Most of the growth in the world's population is taking place in developing countries and most of the projected increase of 1 000 million people between 1999 and around 2010 is likely to be absorbed by cities in these countries - cities already faced with enormous backlogs in housing and infrastructure development, and struggling with increasingly overcrowded transportation systems, insufficient water supplies, deteriorating sanitation and environmental pollution. In spite of this, people continue to migrate to cities in the hope of a better life, often as a result of the devastation of rural economies by land degradation.
Major cities in Africa are experiencing rapid growth. Nairobi, Dar es Salaam, Lagos and Kinshasa grew sevenfold during 1950-80, mainly because of rural-urban migration (Johns Hopkins 1998). During 1950-95 the population of Cairo quadrupled from 2.4 million to 9.7 million. Lagos in Nigeria is now even bigger with 10.3 million inhabitants (United Nations Population Division 1997). In 1997, the largest cities in 24 African countries had populations of more than one million each (UNDP 1997), nearly half of them in Western and Central Africa. Rapid urbanization is expected to continue for decades.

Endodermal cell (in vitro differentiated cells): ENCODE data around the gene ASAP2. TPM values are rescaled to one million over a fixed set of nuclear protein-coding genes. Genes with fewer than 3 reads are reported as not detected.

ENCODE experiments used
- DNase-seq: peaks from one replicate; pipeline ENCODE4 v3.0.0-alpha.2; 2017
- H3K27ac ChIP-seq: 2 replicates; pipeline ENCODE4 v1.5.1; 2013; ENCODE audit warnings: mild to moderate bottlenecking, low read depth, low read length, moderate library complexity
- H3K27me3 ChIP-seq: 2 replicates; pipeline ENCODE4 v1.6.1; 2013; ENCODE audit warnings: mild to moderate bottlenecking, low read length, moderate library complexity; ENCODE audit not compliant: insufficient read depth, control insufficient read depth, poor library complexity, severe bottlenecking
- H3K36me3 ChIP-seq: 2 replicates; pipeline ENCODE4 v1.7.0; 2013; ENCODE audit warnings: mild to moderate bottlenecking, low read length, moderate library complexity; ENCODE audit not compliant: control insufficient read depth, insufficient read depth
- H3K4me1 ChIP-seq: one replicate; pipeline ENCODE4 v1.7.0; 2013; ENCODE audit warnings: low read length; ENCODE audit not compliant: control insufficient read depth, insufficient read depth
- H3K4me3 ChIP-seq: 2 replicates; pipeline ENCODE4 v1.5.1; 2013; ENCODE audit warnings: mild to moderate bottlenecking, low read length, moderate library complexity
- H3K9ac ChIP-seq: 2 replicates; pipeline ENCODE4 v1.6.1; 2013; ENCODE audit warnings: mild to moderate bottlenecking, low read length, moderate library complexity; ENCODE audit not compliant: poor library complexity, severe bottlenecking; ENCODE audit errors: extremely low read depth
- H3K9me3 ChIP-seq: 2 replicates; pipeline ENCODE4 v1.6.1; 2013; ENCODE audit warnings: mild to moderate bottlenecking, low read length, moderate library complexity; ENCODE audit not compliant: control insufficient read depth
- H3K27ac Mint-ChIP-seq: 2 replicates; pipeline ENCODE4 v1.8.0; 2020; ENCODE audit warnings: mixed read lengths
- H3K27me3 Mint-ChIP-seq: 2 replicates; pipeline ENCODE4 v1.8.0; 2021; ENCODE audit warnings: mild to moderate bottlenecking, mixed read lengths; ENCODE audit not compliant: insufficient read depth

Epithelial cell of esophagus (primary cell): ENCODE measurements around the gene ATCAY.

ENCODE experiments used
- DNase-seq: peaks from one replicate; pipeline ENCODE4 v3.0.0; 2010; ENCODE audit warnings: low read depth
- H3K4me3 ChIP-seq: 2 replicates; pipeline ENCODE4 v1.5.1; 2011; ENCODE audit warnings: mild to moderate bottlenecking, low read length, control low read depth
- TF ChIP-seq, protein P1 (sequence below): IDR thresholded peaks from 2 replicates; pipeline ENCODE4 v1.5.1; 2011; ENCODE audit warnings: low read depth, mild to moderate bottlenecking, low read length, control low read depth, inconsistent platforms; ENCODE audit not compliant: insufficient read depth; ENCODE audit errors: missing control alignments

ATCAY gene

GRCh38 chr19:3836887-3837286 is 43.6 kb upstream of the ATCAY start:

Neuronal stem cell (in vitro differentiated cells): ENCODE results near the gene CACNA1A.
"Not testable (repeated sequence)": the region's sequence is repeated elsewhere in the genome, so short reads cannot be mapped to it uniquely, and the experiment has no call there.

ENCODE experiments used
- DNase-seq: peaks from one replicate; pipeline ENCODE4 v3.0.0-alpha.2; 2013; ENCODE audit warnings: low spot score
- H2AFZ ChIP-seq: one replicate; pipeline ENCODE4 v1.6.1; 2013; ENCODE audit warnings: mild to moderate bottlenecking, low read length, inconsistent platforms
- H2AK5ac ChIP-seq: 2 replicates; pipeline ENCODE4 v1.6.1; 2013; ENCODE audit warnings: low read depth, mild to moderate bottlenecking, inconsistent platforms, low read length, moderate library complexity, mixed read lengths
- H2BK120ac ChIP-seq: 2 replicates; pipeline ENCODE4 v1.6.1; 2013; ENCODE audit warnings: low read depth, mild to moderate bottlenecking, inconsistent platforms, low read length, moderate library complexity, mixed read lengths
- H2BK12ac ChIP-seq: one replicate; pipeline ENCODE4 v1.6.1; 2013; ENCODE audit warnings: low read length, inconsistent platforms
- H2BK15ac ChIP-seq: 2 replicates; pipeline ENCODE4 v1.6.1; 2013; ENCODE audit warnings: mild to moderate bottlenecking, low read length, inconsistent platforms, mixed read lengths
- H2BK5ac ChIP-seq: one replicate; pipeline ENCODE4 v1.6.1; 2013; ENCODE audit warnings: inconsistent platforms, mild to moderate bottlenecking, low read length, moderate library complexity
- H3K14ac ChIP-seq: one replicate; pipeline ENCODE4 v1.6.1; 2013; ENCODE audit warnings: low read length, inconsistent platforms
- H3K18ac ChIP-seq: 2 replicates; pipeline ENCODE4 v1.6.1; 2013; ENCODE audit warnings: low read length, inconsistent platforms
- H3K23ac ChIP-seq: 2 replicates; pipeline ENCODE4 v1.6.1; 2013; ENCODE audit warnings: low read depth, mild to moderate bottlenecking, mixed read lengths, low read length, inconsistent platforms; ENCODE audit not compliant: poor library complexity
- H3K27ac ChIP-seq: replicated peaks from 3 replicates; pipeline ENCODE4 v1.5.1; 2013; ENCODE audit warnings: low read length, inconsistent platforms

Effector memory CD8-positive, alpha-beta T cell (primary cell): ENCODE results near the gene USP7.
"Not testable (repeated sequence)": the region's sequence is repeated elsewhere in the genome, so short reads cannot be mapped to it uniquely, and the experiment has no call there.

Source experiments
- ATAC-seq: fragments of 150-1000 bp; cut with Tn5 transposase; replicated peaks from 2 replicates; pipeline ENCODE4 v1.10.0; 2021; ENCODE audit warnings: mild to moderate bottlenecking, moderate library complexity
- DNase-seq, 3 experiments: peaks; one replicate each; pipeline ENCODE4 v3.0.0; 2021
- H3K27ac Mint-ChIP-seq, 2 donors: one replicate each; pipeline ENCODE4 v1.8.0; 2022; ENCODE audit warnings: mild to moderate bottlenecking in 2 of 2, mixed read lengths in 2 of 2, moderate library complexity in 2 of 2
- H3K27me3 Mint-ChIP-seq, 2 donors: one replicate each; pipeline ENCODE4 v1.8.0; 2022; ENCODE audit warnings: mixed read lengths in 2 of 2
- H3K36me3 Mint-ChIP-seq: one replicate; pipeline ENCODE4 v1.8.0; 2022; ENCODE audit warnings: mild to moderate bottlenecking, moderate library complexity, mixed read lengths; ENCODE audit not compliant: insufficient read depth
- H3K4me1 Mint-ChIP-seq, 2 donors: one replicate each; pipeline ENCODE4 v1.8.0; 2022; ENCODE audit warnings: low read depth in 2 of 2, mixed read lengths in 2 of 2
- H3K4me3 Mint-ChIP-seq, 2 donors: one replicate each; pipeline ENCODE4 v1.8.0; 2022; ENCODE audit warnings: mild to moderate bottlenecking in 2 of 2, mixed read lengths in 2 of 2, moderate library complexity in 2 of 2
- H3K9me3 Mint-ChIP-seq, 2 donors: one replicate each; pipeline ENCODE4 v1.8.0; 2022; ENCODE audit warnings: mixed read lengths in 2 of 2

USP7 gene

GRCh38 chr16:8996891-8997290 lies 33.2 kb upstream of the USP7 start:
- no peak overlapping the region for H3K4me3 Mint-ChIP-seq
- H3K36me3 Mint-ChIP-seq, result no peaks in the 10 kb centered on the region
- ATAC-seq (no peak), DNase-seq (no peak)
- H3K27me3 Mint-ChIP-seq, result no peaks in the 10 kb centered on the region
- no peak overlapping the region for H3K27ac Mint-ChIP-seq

2. Globalization policies lead to a number of negative outcomes, including massive population shifts from rural to urban areas, with commensurate poverty, famine, ethnic friction, and degradation of living and working conditions and human rights.
2. Migration from countryside to city does not in itself create difficulties, since it is part of the process of economic development and diversification. The issue is not so much the overall rural-urban shift, but rather the distribution of urban growth between large metropolitan cities and smaller urban settlements.